By Morgan McAfee
Designing effective learning experiences is a passion of mine. I will always be a student at heart and I am constantly considering how learning experiences can be improved. One thing that really stuck with me from my instructional design coursework is to always begin with the end in mind. This focus on backward design ensures every piece of the instructional content is clearly tied to a meaningful course objective and, subsequently, decomposed into module and/or lesson level objectives.
Homing in on what we want learners to accomplish with each piece of course content keeps the design effort focused. I find this approach to be effective in both my efforts as an instructional designer consulting on learning experiences, as well as in my own work as graduate-level faculty.
Another important approach underlying my design process is regular, clear, and detailed communication. Whether working as a designer or as a SME, communication is paramount. Ensuring all stakeholders are level set with one another, and with the overall expectations at each step of the process, is something that cannot be overlooked. In this virtual-first world, communication becomes even more important because underlying messages through inflection, body language, and the like are not as evident as they would be in-person. Therefore, including more detail than one might assume is needed is another important activity throughout my design process. I like to follow up each of my meetings with detailed notes, clearly outlined action items and assignees, and any decisions resulting from the meeting so if something in the design is questioned in the future, there is a clear reference to why the decision was made.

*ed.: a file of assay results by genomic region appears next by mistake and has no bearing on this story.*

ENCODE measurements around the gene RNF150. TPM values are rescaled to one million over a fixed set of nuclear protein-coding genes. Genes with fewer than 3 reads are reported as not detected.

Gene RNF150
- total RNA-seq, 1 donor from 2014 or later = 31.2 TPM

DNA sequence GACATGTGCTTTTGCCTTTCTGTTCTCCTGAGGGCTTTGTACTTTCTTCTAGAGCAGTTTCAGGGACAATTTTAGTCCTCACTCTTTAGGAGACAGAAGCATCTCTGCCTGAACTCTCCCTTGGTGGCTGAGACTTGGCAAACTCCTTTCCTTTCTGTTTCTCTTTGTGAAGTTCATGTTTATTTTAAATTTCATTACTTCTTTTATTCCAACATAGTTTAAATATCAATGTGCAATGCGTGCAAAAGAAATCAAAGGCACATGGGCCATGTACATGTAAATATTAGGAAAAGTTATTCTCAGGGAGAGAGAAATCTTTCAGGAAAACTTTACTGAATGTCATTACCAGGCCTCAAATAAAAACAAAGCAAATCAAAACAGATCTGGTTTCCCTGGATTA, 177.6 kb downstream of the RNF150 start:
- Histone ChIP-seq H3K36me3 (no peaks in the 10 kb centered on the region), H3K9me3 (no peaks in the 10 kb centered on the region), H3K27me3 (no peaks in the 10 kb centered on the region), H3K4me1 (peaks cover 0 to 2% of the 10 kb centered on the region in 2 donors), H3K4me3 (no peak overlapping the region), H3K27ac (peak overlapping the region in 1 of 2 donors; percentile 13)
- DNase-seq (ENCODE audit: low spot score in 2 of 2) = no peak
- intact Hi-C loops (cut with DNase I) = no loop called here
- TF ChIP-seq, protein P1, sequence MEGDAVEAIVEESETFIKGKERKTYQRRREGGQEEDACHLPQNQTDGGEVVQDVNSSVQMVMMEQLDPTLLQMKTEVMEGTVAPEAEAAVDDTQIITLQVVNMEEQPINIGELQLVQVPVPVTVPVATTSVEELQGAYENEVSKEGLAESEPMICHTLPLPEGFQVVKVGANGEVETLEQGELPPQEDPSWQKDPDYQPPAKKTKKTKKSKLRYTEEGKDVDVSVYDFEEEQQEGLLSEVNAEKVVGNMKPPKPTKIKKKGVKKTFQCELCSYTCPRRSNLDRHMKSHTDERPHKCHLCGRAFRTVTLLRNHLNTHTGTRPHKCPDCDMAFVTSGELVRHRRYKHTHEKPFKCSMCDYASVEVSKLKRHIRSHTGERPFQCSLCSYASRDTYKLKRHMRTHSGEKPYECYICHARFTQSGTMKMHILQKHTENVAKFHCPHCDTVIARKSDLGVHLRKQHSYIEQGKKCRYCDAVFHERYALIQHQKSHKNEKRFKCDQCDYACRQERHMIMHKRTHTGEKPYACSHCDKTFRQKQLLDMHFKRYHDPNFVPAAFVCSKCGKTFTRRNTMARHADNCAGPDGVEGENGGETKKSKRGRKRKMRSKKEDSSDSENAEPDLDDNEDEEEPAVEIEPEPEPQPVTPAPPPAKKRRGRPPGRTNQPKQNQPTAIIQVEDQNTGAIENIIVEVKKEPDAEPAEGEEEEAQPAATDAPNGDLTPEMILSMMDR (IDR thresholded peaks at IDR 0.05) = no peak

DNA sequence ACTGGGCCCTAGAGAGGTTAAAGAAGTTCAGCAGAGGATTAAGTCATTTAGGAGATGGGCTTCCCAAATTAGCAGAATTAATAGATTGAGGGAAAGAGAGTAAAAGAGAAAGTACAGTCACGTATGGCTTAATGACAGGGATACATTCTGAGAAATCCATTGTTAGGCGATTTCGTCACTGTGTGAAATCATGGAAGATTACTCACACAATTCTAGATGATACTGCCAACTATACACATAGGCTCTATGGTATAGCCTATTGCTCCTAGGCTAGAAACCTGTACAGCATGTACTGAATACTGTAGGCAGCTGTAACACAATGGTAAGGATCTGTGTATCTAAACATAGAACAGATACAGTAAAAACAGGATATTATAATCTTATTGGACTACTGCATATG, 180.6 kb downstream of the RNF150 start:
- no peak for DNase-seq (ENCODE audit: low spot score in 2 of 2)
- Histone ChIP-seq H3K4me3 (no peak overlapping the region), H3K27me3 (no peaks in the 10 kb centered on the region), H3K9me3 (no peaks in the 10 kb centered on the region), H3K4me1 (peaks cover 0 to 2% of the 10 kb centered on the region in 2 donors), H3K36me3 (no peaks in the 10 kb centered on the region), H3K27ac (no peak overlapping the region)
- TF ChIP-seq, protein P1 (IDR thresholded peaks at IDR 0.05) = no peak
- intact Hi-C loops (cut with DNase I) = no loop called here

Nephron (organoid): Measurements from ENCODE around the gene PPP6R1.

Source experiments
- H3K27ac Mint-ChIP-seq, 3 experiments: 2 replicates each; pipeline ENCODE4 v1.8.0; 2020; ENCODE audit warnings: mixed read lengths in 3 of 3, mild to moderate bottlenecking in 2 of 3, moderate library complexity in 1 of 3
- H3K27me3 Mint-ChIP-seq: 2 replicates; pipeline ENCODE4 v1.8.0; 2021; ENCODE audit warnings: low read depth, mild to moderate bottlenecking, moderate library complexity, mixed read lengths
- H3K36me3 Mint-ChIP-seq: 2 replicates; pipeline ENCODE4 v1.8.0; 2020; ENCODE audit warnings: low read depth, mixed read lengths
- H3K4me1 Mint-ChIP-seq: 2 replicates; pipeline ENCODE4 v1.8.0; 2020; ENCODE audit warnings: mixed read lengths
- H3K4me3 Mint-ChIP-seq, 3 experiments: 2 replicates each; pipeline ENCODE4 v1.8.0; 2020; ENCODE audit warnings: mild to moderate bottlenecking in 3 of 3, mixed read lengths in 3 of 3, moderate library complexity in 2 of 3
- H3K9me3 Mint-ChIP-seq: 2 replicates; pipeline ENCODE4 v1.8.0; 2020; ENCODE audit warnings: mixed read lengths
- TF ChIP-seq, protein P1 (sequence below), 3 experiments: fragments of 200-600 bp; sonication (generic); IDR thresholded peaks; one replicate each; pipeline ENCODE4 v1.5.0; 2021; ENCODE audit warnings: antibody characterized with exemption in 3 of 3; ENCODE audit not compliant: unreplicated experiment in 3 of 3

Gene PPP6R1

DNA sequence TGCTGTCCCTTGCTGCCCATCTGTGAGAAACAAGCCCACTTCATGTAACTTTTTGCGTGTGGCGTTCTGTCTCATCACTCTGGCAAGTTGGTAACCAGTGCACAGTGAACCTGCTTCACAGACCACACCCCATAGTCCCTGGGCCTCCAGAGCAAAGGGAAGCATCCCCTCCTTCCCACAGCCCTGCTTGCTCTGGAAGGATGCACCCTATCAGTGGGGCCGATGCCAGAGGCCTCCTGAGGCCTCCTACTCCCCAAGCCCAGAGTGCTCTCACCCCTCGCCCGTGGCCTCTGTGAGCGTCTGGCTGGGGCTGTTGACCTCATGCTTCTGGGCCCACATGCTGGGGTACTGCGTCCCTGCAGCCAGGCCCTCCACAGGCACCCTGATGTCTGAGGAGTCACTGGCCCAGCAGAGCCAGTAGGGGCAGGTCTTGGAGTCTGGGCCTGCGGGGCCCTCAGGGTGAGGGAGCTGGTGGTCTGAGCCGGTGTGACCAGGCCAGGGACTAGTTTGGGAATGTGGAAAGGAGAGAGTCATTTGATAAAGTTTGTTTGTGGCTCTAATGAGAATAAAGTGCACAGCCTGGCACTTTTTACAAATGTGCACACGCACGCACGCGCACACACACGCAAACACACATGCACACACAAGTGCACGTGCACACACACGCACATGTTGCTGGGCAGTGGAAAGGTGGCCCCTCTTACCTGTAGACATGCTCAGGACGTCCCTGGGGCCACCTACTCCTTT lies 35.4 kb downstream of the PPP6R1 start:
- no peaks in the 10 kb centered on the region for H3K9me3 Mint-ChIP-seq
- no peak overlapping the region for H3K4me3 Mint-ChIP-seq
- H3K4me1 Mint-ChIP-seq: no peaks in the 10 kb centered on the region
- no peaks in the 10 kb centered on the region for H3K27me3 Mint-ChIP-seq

I also think it’s worth mentioning that there will always be mistakes – and that’s okay! Although I tend to be a perfectionist, the iterative learning design process inherently over-familiarizes our eyes with the material and minor things can easily be overlooked. Having a neutral, unfamiliar third party review the material before publication is invaluable and the time for doing so should certainly be taken into consideration at the outset while planning the learning design project.
Among her many talents and projects, Morgan McAfee is an instructional designer for The Babb Group.
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